celebrating 25 years of chalayan
Since his first show in 1994, Hussein Chalayan has always offered London Fashion Week something special.
Speaking to the New York Times this weekend, London’s adopted Turkish-Cypriot designer Hussein Chalayan gave his honest opinion on the current state of the fashion industry. “The boom in nepotism in fashion has had a hand in killing a lot of the industry’s creativity. The industry favors all the same people and it is really boring,” he explained candidly, when asked about the “forces reshaping fashion in 2019. “[From] stylists to photographers to designers -- the same designer musical chairs in the same big groups even when individuals don’t even fit the roles they are given. There is a lot of cowardliness, too. People are scared to speak out so they just go along with the status quo.”
Undoubtedly, Chalayan is a designer in a position to make this criticism. His work and its perspective, its energy, its power, have remained uncompromised from the day he left the Fashion Design course at Central Saint Martins in 1993. The Tangent Flows, his graduate collection, contained oxidised garments that had been left in a back garden for some months and exhumed pre-show. Launching his eponymous brand a year later, he’s continued to take this innovative approach to design and invigorate the London Fashion Week womenswear and menswear schedule. Offering performances rather than shows -- the kite dresses of 1997, the hijabs of 1998, the coffee table dress of 2000 -- he’s been commended for blurring the lines between fashion and art.
This season, Chalayan marked his quarter-century showing in the capital at Islington dance theatre Sadler’s Wells. Ushering in the show was a highlight reel of his past collections across a big screen. The collection that followed contemplated the idea of pretension. “Pretension,” the show notes opened, “is often seen in a negative light suggesting ingenuity, falseness and an attempt to appear as something not based on the truth.” But we shouldn’t think of it simply as this. “Pretence in all given facets of life is a necessary catalyst to help us look at the world in a more imaginative way.”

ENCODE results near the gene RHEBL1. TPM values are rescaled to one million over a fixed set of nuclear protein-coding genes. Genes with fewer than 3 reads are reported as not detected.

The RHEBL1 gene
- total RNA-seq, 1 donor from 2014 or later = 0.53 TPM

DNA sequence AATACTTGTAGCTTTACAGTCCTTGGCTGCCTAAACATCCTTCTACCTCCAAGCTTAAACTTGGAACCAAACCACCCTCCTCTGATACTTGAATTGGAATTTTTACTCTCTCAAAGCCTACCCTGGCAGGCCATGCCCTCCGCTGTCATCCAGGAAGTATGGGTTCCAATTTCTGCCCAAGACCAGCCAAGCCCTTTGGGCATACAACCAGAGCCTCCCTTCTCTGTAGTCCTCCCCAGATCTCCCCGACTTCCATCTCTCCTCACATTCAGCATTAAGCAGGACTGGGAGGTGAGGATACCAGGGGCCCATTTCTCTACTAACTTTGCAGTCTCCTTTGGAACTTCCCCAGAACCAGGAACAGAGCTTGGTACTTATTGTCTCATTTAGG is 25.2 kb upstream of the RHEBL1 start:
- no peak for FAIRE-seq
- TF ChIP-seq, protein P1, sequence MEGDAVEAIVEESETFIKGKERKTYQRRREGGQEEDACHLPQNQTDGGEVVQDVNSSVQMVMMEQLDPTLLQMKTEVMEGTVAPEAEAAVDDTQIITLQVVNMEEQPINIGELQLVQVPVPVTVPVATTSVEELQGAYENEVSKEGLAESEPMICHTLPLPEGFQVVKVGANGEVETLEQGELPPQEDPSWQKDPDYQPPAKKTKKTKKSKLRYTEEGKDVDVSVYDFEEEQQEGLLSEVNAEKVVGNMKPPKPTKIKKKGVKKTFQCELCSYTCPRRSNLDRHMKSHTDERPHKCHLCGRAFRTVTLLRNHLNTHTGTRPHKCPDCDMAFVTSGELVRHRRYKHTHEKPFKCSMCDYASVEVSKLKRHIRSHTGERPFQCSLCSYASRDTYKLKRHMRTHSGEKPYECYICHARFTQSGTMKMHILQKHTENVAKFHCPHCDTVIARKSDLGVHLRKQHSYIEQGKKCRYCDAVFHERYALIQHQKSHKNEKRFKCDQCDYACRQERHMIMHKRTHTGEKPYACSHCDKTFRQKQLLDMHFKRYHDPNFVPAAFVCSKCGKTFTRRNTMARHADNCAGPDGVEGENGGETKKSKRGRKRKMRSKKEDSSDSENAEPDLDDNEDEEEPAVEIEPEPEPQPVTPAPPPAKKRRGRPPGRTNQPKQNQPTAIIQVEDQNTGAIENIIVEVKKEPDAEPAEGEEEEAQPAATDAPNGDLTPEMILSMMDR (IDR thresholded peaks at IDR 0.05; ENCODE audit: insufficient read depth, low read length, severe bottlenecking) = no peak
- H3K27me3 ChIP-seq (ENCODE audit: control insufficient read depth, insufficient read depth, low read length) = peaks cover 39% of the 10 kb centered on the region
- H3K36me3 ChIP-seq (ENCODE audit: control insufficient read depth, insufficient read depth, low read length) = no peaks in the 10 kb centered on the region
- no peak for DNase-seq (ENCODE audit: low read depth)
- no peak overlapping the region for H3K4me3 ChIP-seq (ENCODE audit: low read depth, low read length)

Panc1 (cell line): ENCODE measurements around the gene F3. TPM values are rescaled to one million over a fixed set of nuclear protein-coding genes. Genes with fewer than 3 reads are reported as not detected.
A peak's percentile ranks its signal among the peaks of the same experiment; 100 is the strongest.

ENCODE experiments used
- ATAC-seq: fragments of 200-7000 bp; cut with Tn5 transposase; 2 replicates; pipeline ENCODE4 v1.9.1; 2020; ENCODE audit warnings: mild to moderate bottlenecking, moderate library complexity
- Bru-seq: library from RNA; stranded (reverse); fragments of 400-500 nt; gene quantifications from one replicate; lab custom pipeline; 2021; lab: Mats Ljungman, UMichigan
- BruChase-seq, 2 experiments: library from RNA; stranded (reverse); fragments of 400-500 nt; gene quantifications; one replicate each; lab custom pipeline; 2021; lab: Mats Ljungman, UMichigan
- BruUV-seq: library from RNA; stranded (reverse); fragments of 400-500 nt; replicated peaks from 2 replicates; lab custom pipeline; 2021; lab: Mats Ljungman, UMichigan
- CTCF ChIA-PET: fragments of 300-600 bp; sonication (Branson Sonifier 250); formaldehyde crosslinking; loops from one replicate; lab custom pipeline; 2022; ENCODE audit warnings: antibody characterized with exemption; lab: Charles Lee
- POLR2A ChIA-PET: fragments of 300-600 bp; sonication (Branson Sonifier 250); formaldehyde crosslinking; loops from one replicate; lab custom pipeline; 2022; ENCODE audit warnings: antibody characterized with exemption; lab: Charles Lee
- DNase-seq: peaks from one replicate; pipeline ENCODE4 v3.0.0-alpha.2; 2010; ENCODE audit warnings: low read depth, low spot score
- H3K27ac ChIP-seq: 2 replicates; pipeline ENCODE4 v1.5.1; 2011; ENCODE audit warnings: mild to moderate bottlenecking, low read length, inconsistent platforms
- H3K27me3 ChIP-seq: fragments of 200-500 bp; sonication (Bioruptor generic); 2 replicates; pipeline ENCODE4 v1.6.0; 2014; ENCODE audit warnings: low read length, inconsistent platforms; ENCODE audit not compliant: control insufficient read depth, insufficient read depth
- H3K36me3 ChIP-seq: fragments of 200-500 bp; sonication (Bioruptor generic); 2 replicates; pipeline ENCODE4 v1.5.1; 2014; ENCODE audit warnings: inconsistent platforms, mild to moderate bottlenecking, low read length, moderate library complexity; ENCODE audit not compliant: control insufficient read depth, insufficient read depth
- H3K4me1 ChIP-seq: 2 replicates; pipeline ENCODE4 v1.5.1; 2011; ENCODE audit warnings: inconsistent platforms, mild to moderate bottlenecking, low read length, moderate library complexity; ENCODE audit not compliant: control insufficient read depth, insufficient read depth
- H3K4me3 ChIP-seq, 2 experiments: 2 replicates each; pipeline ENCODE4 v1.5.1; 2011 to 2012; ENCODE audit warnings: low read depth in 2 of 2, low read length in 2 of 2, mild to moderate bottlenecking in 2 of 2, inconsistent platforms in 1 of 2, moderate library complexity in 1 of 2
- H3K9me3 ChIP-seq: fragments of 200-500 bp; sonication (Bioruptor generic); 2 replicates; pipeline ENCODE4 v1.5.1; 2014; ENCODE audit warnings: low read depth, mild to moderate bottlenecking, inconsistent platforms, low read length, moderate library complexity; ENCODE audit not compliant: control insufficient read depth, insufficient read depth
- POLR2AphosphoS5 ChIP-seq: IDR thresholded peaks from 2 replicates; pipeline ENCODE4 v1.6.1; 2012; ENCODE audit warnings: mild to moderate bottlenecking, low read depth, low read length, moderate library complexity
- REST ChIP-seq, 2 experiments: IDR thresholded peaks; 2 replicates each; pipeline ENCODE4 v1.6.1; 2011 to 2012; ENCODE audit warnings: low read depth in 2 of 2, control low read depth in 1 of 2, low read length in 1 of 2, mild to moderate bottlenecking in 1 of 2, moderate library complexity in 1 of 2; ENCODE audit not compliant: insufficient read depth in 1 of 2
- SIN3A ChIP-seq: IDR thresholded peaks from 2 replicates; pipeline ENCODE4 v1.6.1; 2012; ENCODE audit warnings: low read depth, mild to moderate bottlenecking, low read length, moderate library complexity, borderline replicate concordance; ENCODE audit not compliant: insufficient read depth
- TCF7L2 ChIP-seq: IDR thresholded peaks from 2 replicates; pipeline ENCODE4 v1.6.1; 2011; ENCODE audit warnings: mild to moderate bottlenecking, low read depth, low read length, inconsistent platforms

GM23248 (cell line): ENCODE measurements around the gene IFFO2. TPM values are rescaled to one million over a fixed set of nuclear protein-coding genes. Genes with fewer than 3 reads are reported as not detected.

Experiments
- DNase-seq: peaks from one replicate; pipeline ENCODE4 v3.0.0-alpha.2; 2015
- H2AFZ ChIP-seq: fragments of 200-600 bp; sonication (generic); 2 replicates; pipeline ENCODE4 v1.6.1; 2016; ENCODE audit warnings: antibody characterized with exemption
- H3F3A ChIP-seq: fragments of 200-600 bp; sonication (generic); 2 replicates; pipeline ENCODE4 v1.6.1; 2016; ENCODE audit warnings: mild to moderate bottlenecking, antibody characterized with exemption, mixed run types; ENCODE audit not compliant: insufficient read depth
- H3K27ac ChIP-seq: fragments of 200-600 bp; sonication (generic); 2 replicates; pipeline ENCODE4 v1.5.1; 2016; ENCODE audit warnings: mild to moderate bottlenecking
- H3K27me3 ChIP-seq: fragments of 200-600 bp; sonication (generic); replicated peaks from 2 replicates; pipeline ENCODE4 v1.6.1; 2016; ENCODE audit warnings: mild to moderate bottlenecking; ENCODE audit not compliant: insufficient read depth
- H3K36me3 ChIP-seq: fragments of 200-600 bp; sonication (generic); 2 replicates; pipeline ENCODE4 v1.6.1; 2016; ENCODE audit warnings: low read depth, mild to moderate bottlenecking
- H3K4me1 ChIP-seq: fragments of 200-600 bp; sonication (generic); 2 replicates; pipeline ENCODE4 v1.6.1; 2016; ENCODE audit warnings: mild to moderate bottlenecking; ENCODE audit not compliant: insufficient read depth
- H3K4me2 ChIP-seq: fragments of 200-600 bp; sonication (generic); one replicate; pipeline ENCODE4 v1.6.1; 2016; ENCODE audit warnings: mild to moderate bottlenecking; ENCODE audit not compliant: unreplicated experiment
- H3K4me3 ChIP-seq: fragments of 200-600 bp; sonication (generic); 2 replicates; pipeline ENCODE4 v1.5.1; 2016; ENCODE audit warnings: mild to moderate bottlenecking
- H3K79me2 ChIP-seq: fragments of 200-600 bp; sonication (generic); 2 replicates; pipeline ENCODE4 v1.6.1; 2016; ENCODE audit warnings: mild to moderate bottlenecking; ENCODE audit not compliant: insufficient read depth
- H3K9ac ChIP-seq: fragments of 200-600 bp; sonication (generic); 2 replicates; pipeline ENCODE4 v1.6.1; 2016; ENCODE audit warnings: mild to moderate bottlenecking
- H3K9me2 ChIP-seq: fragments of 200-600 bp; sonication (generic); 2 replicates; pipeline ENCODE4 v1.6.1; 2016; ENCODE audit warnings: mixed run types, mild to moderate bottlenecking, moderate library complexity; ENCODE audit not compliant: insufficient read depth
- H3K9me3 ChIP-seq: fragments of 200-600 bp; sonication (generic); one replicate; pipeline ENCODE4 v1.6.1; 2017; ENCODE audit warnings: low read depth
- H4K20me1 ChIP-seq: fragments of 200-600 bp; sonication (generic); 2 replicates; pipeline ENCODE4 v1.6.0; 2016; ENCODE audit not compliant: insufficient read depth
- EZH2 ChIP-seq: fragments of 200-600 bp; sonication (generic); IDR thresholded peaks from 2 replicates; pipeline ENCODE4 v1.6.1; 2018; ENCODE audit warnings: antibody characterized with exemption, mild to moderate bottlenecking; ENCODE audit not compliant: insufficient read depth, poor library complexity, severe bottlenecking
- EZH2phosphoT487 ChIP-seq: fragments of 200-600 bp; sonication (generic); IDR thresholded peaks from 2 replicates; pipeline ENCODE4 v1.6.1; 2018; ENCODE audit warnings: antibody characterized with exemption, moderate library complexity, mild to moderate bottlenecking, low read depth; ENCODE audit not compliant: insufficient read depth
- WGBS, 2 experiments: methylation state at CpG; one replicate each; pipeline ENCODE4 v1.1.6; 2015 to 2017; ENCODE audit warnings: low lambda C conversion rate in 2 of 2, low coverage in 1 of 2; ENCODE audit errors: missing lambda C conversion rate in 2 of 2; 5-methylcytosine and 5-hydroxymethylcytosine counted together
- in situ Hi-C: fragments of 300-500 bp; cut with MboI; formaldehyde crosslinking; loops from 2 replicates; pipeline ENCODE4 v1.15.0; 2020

This led way to clothes that imagined a woman “in ill-repute”, coupled with ideas of fetishism. Among the more demure, wearable dresses, one-pieces, suits and skirts, the occasional model was accompanied by fan-wielding, veil-wearing assistants, a little reminiscent of both a puppeteer, and of a gimp. Elsewhere there were leather corsets, harness-details to tops, and face masks that had gloved hands and arms entwined around the models head, arranged in a way to convey the idea of vogueing.
There were touches of his previous collection there. The striped jumpers, jersey dresses, tailored jackets with broadened shoulders. But autumn/winter 19 was much darker in mood than spring/summer 19, more intrigued by the possibilities of nighttime. Not interested in a big fanfare around his quarter-century, it was an understated, contemplative collection that finished with the dresses of the last three models elegantly carried along the runway by the masked figurines, accentuating their liberated shape and freedom to move. It’s these touches of theatrics that will forever set Hussein Chalayan apart.
This article originally appeared on i-D UK.